Sunday, February 23, 2003

Are we the new Peoria?

Have we become the new Peoria?

It's a perfectly nice town, the oldest one in Illinois, the place where vaudevillians used to try out new acts. The city's Web site says "if folks liked it here, there was a good chance that plenty of others would like it, too."

But during the darkest Nixon days "Will it play in Peoria?" was the cynical test for selling Vietnam and Watergate. If they could convince the rubes in Peoria, maybe the rest of America would buy it.

Did Homeland Security Secretary Tom Ridge just want to see how the Do-It-Yourself Security Plan would play in Cincinnati? We seem to be getting more than our share of major policy speeches.

Typically well-behaved

Ridge's boss came here Oct. 7.

"Saddam Hussein is a threat to peace and must disarm," President Bush told the extremely orderly crowd at Union Terminal. And the crowd outside, protesting the possibility of war, also was typically well-behaved.

We are very good props. Polite. Clean. And if you ask the Chamber of Commerce to organize the audience, it will be mostly Republican. President George W. Bush does his best public speaking when he is looking out at an approving audience instead at the red eye of a camera.

We're prettier than Indianapolis and closer to Washington than, say, Peoria, which bills itself as "the heart of the heartland." Our heart is only 45 minutes away by Air Force One, so the president (who famously likes to sleep in his own bed with his own pillow) won't be far from home.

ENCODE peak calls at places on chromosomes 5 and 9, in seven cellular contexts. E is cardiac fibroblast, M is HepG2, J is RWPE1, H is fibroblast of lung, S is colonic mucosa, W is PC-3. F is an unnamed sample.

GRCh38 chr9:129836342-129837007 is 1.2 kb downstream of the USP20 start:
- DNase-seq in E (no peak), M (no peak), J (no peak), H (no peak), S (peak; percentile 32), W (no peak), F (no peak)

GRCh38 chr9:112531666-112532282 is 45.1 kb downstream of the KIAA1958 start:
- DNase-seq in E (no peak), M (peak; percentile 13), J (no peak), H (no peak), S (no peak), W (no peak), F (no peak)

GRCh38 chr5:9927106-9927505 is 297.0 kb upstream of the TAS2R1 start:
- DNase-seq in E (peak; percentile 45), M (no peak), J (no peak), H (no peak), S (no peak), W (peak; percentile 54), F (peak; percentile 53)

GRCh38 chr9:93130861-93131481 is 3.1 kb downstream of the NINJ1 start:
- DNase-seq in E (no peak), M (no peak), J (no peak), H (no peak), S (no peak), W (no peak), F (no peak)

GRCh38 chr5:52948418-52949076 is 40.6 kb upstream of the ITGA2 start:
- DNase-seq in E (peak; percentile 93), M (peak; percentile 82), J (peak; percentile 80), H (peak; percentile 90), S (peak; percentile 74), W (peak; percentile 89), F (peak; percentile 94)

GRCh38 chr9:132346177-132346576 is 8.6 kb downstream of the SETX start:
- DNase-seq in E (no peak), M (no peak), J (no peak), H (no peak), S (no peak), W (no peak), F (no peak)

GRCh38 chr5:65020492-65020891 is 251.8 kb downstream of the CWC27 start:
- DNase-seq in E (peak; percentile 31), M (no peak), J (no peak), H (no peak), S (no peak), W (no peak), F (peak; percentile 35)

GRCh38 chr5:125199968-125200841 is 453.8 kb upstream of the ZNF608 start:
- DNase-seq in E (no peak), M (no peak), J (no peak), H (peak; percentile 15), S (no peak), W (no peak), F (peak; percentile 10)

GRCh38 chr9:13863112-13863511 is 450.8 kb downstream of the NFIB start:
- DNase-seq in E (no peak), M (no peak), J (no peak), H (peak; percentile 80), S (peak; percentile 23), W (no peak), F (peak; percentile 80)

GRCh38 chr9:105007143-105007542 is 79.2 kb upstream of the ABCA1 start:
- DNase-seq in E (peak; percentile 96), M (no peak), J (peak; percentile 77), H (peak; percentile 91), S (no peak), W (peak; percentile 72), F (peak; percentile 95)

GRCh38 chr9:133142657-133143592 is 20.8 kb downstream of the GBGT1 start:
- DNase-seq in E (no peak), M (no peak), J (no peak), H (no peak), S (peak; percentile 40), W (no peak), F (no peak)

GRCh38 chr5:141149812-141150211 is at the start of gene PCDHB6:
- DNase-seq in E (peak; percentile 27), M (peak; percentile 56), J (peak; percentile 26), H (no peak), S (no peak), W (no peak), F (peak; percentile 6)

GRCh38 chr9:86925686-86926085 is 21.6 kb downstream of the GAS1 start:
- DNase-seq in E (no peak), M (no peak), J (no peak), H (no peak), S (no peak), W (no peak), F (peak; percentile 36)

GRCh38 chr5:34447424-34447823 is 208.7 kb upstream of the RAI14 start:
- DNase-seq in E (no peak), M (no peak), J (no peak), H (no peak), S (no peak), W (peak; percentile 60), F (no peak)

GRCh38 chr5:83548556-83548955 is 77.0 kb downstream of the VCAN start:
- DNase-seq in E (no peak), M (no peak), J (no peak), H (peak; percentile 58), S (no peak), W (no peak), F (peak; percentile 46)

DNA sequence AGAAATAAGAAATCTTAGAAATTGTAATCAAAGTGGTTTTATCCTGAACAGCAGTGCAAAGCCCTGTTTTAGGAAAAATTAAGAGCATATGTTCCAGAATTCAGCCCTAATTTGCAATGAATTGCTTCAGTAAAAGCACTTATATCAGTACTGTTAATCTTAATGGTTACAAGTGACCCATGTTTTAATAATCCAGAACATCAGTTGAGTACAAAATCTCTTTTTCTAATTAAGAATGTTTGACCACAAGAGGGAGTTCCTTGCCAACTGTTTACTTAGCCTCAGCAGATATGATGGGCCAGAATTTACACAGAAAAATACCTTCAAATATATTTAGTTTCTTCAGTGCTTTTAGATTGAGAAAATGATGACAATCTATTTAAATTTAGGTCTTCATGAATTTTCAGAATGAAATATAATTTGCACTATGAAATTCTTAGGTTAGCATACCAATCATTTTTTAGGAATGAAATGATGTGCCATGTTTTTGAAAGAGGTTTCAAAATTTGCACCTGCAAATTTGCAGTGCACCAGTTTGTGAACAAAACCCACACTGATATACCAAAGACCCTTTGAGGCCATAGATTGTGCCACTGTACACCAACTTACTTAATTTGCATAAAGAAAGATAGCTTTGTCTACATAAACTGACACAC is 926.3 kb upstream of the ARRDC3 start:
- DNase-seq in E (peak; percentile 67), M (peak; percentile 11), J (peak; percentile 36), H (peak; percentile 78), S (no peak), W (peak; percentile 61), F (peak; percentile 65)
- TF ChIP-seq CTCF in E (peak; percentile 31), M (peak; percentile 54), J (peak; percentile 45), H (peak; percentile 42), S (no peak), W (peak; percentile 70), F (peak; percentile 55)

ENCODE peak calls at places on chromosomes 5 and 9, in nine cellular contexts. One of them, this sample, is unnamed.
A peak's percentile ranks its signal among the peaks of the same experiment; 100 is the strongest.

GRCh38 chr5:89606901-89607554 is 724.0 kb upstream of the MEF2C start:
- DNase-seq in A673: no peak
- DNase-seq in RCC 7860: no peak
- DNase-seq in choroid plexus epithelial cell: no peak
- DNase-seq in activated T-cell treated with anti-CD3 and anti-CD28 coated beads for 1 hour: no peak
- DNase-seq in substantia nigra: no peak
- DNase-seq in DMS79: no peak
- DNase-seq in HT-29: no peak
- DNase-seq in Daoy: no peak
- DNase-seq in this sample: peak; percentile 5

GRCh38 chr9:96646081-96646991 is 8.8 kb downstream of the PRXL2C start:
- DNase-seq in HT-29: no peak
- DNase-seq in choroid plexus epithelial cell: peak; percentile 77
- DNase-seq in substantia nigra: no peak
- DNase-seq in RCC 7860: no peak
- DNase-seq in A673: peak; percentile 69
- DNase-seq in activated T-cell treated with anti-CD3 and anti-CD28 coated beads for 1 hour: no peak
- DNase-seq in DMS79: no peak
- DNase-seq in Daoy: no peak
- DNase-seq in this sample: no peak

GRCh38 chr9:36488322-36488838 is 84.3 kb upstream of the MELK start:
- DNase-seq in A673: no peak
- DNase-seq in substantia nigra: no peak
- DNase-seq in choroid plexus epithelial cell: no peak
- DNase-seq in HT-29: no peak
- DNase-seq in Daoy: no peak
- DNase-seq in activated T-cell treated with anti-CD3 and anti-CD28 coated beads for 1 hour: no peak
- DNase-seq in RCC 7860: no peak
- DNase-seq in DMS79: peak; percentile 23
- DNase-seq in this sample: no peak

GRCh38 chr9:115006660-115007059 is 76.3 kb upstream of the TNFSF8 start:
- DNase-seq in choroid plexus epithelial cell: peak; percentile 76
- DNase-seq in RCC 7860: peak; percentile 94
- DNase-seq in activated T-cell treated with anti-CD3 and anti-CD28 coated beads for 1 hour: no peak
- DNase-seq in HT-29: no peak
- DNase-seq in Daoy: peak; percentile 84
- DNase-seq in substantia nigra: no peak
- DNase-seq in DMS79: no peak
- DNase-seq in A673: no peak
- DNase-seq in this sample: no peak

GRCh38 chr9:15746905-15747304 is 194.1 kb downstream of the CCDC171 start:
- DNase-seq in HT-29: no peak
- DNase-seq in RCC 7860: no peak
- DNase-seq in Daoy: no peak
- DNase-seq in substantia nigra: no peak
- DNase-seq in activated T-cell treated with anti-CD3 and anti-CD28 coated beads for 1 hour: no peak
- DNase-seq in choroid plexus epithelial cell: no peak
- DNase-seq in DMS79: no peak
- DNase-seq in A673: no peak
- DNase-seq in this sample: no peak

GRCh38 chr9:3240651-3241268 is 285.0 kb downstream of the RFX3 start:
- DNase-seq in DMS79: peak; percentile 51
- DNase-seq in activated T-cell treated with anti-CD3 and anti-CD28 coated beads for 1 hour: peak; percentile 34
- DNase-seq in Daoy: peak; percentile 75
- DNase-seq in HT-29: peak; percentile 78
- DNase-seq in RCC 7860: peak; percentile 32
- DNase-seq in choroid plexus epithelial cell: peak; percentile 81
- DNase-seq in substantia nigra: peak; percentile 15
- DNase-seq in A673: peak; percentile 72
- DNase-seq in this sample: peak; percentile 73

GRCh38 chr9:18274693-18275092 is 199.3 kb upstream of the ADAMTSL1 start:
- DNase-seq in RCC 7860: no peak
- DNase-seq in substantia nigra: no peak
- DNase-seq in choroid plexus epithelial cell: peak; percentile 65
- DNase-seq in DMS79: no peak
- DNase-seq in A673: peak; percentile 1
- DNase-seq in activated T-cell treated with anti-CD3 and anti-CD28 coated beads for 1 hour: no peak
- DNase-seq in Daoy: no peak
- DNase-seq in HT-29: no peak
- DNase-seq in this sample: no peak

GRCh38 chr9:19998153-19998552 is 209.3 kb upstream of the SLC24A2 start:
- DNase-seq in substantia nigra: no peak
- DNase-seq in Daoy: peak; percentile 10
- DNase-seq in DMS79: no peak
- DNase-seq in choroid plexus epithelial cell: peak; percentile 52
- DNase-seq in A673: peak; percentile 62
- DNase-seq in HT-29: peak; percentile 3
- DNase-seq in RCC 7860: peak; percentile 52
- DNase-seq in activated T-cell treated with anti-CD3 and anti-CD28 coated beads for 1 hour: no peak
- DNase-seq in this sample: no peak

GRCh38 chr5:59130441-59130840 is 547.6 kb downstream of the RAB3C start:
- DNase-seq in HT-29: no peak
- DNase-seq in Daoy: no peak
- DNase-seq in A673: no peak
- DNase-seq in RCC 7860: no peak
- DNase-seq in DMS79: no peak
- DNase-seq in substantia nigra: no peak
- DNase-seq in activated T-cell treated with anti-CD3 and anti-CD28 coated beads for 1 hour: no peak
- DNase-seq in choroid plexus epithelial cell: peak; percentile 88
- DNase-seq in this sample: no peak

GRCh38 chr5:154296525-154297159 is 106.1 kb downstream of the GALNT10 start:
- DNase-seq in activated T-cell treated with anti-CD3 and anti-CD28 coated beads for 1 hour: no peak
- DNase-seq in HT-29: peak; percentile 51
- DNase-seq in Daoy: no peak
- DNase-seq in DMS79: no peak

If he does get stuck here, he can go to church with U.S. Rep. Rob Portman and his wife, Jane, who are not only loyal but fun. Bill DeWitt of Indian Hill co-chaired the Bush inaugural, and Deputy Chief of Staff Joseph Hagin is also from Cincinnati. So, we are a pleasant and uniquely familiar Midwestern backdrop for this administration.

Wednesday, Ridge said here that we should make an emergency kit with a supply of food and water, a flashlight and a battery-operated radio. "Oh, and yes. I have to say, stash away the duct tape," he added to polite laughter. We are to check the Web site - - or call an 800 number for tips.

Cincinnati Mayor Charlie Luken said, "If something tragic should ever happen to our community, our residents aren't going to call 1-800-BE-READY. They're going to call 911." The mayor wants money for firefighters, police and emergency workers. Fire Chief Robert Wright raised the same issue.

Firmly but politely.

Peoria is still Peoria. And we are still good, old Cincinnati. Gracious and friendly. A good place to come for this president and his people. Senior adviser Karen Hughes told a Cincinnati audience in January that the president is engaging and direct.

He is the least cynical president we've had in years. I can't imagine him asking if something will "play" in Cincinnati any more than I can imagine Richard Nixon leaping atop the rubble at Ground Zero. President Bush was roundly cheered as he told firefighters there, "I can hear you."

I hope the president is still listening.

E-mail lpulfer@enquirer or phone 768-8393.

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